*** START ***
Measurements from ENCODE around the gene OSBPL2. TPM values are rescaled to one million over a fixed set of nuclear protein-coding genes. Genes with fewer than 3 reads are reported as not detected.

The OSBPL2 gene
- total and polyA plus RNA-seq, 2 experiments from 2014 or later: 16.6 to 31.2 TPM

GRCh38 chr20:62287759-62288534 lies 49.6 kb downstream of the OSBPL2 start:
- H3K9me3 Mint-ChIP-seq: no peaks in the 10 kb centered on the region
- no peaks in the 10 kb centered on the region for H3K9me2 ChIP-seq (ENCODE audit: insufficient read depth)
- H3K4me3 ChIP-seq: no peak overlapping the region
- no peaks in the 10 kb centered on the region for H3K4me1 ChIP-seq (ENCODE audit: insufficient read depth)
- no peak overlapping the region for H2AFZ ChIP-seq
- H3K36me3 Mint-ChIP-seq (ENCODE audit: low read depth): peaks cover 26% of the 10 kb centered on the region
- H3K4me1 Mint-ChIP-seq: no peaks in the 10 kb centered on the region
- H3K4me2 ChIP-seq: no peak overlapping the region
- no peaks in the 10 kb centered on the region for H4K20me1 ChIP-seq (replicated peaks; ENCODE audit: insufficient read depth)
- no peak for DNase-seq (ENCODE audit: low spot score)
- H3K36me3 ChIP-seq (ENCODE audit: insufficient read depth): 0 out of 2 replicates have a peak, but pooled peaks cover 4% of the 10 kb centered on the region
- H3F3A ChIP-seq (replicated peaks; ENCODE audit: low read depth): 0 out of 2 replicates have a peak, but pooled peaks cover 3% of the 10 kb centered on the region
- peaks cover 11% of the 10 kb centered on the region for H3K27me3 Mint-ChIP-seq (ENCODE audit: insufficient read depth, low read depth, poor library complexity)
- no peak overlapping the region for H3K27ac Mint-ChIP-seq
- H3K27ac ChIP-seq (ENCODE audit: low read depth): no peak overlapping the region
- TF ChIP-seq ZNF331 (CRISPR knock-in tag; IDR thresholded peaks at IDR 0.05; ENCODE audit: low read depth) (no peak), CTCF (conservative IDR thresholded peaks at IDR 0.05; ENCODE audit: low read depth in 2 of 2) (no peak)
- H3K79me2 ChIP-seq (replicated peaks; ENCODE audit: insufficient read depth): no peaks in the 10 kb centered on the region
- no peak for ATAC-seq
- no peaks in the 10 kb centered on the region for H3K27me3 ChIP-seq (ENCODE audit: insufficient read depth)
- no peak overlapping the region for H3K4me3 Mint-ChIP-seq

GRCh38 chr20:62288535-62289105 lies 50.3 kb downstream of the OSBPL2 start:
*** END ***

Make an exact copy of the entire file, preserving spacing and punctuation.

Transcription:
Measurements from ENCODE around the gene OSBPL2. TPM values are rescaled to one million over a fixed set of nuclear protein-coding genes. Genes with fewer than 3 reads are reported as not detected.

The OSBPL2 gene
- total and polyA plus RNA-seq, 2 experiments from 2014 or later: 16.6 to 31.2 TPM

GRCh38 chr20:62287759-62288534 lies 49.6 kb downstream of the OSBPL2 start:
- H3K9me3 Mint-ChIP-seq: no peaks in the 10 kb centered on the region
- no peaks in the 10 kb centered on the region for H3K9me2 ChIP-seq (ENCODE audit: insufficient read depth)
- H3K4me3 ChIP-seq: no peak overlapping the region
- no peaks in the 10 kb centered on the region for H3K4me1 ChIP-seq (ENCODE audit: insufficient read depth)
- no peak overlapping the region for H2AFZ ChIP-seq
- H3K36me3 Mint-ChIP-seq (ENCODE audit: low read depth): peaks cover 26% of the 10 kb centered on the region
- H3K4me1 Mint-ChIP-seq: no peaks in the 10 kb centered on the region
- H3K4me2 ChIP-seq: no peak overlapping the region
- no peaks in the 10 kb centered on the region for H4K20me1 ChIP-seq (replicated peaks; ENCODE audit: insufficient read depth)
- no peak for DNase-seq (ENCODE audit: low spot score)
- H3K36me3 ChIP-seq (ENCODE audit: insufficient read depth): 0 out of 2 replicates have a peak, but pooled peaks cover 4% of the 10 kb centered on the region
- H3F3A ChIP-seq (replicated peaks; ENCODE audit: low read depth): 0 out of 2 replicates have a peak, but pooled peaks cover 3% of the 10 kb centered on the region
- peaks cover 11% of the 10 kb centered on the region for H3K27me3 Mint-ChIP-seq (ENCODE audit: insufficient read depth, low read depth, poor library complexity)
- no peak overlapping the region for H3K27ac Mint-ChIP-seq
- H3K27ac ChIP-seq (ENCODE audit: low read depth): no peak overlapping the region
- TF ChIP-seq ZNF331 (CRISPR knock-in tag; IDR thresholded peaks at IDR 0.05; ENCODE audit: low read depth) (no peak), CTCF (conservative IDR thresholded peaks at IDR 0.05; ENCODE audit: low read depth in 2 of 2) (no peak)
- H3K79me2 ChIP-seq (replicated peaks; ENCODE audit: insufficient read depth): no peaks in the 10 kb centered on the region
- no peak for ATAC-seq
- no peaks in the 10 kb centered on the region for H3K27me3 ChIP-seq (ENCODE audit: insufficient read depth)
- no peak overlapping the region for H3K4me3 Mint-ChIP-seq

GRCh38 chr20:62288535-62289105 lies 50.3 kb downstream of the OSBPL2 start: